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Cardiac Arrests Shocked, Motivated Woman to Action

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Seven years ago, Trisha Shumate and her family got a surprise none of them were expecting. Her father suffered sudden cardiac arrest – his heart stopped beating. By the grace of God, he was part of the 10 percent of people who survive such events.

That experience was the first of several unexpected heart events in Trisha’s family that also included the loss of her brother-in-law to a sudden heart attack in October 2021. Those events motivated Shumate to join the American Heart Association (AHA) this year as a “Woman of Impact.”

“My family, like many others, didn’t know we were affected by heart disease until it was too late,” Shumate says. “I want to raise awareness that it’s important to get your heart checked. You may have zero symptoms but could lose your life too soon by not getting checked out.”

While heart attacks normally have recognizable symptoms such as chest pain, nausea, shortness of breath and profuse sweating, the risk factors that lead to heart attacks, strokes and other forms of heart disease typically don’t have symptoms.

High blood pressure, a leading risk factor for heart attacks and strokes, is known as the silent killer specifically because it has no symptoms.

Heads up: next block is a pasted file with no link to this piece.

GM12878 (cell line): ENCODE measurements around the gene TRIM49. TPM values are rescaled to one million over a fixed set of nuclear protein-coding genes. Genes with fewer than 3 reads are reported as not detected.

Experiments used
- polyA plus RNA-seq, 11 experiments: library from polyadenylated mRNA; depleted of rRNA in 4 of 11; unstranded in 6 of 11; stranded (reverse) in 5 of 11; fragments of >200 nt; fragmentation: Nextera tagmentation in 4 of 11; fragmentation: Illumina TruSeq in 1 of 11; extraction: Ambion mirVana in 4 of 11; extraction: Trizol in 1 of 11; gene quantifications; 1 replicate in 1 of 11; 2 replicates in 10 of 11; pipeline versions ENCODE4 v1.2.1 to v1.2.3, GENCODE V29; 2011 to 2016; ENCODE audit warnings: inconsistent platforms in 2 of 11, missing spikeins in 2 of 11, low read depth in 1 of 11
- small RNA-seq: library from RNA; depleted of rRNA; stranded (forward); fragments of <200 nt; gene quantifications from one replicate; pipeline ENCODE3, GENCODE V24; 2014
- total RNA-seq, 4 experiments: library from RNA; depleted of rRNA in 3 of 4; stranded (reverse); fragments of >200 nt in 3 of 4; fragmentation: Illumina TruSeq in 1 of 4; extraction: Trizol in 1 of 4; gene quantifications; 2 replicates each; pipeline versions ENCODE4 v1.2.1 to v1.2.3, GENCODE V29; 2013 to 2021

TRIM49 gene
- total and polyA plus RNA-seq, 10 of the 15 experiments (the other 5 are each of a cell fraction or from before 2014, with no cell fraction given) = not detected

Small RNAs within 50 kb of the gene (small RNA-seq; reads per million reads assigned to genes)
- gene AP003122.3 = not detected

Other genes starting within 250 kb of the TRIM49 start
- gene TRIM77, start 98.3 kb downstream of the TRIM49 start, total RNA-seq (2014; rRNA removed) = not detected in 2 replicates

According to the AHA, blood pressure that is consistently 130/90 or higher doubles the risk of a heart attack over someone whose blood pressure is 120/80 or lower.

For Shumate, she has had high cholesterol for the past several years, another risk factor of heart disease that doesn’t present with symptoms. Too much cholesterol in the body can lead to thick, hard deposits in the arteries, which can eventually lead to a heart attack or stroke.

“My brother-in-law went to work one day and never came home,” Shumate says. “I don’t want that to happen to anyone else. Take time to talk to your doctor about your heart health, including the things that don’t give you any warning in advance.”

Shumate and the four other Women of Impact are participating in a nine-week campaign to raise awareness about heart disease and stroke. The Recorder is profiling each of them. More information can be found at www.heart.org/indygoesred.

Rupal Thanawala is managing director at Trident Systems, a leading business and technology consulting practice, and tech editor for Indianapolis Recorder. Contact her at rupalt@indyrecorder.com. 

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